Garden History/Garden Words: Cloister

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If it can be done, the monastery should be so situated that all the necessaries, such as water, the mill, the garden, are enclosed, and the various arts may be plied inside of the monastery, so that there may be no need for the monks to go about outside, because it is not good for their souls.         —The Holy Rule of St. Benedict, Chapter LXVI

The medieval cloister garden is one of the most famous traditions in garden history. Rich in flowers, fruit trees and medicinal plants—the monastic cloister was as a place for spiritual retreat for monks and nuns who had already withdrawn from the temptations of the secular world.

But the cloister garden is more than a retreat. It often served as a gathering point connecting many of the monastery’s buildings. The central water source symbolized paradise and the four garden quadrants recalled the Garden of Eden.

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Our word “cloister” can be both a noun and a verb. It derives from the Medieval Latin word claustrum—meaning a sheltered and closed space.

The cloister “garth” is the central space itself, the garden open to the sky and surrounded on four sides by ambulatories.

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The garth at Salsbury Cathedral, founded in the 14th century

Whereas “cloister” derives from Latin, garth derives from the Old Norse garðr and is related to the Old English geard, meaning an enclosed space or yard. Our words “yard” and “garden” are descended from this root.

The cloister garth and garden was a key space in the social life of the monastery. Beyond a place of spiritual contemplation, the garth was a place for socializing, washing laundry in the fountains, and hanging it to dry in the arcades.

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Advertisement for Toro lawn mowers, c 1955

Contrary to the modern American sense of the front yard as an open, pastoral lawn, yards were long considered walled spaces, often with a purpose. Larger monasteries often had specialized cloisters for medicinal plants, infirmaries, and other functions.

Think of Harvard Yard, Train Yards, and Graveyards. Such enclosures protect and foster human needs including youthful learning, movement, death and memory. Rather than the restrictive sense that we now associate with “cloistered”—an older sense of gardens, yards and cloisters implied the opening of possibilities for nourishment and the events of life.

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Harvard Yard, c 1900

With the rise of medical terminology in the 19th century, many new words were created from combined Latin and Greek roots. In 1879, the English physician Dr. Benjamin Ball coined the term “Claustrophobia” to denote the “morbid fear of being shut up in a confined space.” Here is a very different sense of enclosure from the protective and nurturing one dating to the Middle Ages.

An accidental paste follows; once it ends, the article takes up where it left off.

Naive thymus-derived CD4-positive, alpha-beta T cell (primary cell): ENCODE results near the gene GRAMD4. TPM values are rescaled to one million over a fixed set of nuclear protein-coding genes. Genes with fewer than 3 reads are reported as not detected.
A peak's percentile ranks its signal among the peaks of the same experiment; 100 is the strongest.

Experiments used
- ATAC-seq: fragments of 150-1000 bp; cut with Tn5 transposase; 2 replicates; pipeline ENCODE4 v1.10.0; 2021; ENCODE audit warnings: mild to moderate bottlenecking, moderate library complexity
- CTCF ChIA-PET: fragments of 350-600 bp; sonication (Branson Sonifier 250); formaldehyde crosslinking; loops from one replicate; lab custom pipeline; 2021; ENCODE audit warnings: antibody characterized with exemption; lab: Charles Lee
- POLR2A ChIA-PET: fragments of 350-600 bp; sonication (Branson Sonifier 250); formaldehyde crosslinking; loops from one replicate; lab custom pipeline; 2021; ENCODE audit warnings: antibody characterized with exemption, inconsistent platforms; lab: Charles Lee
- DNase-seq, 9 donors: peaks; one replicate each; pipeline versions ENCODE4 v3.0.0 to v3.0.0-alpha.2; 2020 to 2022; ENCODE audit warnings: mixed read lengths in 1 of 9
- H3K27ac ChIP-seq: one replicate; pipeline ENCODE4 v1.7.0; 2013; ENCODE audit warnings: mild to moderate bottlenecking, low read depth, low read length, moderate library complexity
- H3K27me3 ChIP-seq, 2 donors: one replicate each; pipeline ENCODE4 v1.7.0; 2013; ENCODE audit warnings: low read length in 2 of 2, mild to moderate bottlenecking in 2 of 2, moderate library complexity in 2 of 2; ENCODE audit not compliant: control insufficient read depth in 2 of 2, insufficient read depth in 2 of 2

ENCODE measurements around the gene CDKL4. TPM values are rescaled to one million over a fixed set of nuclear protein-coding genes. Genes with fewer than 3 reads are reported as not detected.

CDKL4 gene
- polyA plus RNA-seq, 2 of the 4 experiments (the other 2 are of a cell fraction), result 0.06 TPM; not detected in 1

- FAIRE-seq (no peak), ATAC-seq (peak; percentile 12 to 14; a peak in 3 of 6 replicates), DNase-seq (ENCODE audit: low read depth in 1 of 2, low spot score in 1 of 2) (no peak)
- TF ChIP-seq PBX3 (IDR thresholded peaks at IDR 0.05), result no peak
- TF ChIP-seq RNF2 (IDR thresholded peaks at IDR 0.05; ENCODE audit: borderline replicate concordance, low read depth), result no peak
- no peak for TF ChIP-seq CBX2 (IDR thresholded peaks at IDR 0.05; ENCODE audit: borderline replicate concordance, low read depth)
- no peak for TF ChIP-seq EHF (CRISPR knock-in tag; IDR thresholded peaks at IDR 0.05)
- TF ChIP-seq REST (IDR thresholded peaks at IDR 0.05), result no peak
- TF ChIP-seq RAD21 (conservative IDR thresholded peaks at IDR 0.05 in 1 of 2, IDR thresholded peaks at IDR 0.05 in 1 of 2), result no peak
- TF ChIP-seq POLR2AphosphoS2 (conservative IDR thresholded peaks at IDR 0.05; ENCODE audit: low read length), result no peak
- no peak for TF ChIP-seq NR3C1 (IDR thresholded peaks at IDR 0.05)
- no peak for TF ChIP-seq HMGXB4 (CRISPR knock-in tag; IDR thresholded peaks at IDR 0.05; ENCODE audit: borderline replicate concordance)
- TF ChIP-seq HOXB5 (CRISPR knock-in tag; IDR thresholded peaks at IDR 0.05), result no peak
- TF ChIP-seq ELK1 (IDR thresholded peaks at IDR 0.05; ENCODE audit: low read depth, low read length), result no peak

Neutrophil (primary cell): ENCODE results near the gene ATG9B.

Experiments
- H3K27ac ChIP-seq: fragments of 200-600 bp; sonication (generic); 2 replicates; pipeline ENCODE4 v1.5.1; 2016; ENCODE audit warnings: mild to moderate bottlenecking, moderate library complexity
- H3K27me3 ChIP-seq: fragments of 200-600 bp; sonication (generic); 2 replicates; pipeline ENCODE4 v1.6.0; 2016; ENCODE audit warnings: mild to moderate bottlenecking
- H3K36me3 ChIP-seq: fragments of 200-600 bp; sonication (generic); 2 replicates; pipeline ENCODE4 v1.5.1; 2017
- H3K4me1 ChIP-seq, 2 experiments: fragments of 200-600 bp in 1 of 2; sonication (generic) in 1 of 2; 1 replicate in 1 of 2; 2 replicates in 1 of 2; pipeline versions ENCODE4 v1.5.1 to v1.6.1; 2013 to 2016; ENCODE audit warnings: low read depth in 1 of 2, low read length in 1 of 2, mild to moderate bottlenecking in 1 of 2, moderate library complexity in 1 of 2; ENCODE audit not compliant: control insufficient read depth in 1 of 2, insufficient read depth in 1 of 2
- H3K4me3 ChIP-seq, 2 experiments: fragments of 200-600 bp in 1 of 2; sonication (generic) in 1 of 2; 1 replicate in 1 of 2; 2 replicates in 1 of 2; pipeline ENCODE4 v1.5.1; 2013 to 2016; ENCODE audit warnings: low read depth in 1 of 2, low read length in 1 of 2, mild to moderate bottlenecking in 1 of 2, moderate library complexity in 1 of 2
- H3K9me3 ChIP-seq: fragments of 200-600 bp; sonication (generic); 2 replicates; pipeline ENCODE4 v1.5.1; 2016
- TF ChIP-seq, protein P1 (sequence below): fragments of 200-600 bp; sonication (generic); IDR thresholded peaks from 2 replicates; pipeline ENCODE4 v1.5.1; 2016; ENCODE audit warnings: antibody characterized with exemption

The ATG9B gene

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Photo card, 1906

In the end, many of our words for gardens and landscapes are historically connected. Looking to their origins helps us to think anew, to reconsider older meanings long forgotten.

image at top: Ruins of gothic cloister at Kilconnel Abbey in County Galway, Ireland. 19th c. engraving.

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Garden History/Garden Words: Salad

We gain new garden insights by looking to the origins of many words we take for granted. For this mid-summer entry, we explore the history of our word—

Salad

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Salads are a part of summer, the daily produce of even the smallest garden. You can grow salad greens and leafy herbs like basil and sage in pots, out on the window ledge, in the middle of the city. Small tomatoes too.

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Kale, Arugula, Raddichio, Endive, Cabbage, and Dandelion leaves are all salad “greens”—even though they can be reddish or purple. We grind pepper onto salads. Rarely is salt considered as an ingredient. But it’s a key ingredient in the etymology of the term dating back to Greek and Roman recipies.

The word “salad” is traceable in English to the 14th century. It comes from the French saladeand originally from the Latin salta, meaning “salty”. As John Ayto explains, the Romans used salt in brine and seasoning:

“Etymologically, the key ingredient of salad, and the reason for its getting its name, is the dressing. The Romans were enthusiastic eaters of salads, many of their differing hardly at all from present-day ones—a simple selection of raw vegetables…and they always used a dressing of some sort: oil, vinegar, and often brine. And hence the name salad, which comes from Vulgar Latin Herba salata, literally ‘salted herb’.”
An A-Z of Food and Drink, John Ayto [Oxford University Press:Oxford] 2002 (p. 294)

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There are many other words that derive from the Latin root for salt such as “salary” (one was paid in salt). But the connection with salads seems more surprising. The history of words can tell us much about the history of food and the landscape itself.

American Inventions

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In the 19th century, salads became a part of the American diet—even though the tastes of their leafy greens were often lost in heavy dressings of many types. The term “salad bar” can be traced to the 1970s, probably in the United States. Somehow, this seems an appropriate time and place to bring salads and bars together with a “make your own” option.

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19th century print of Kale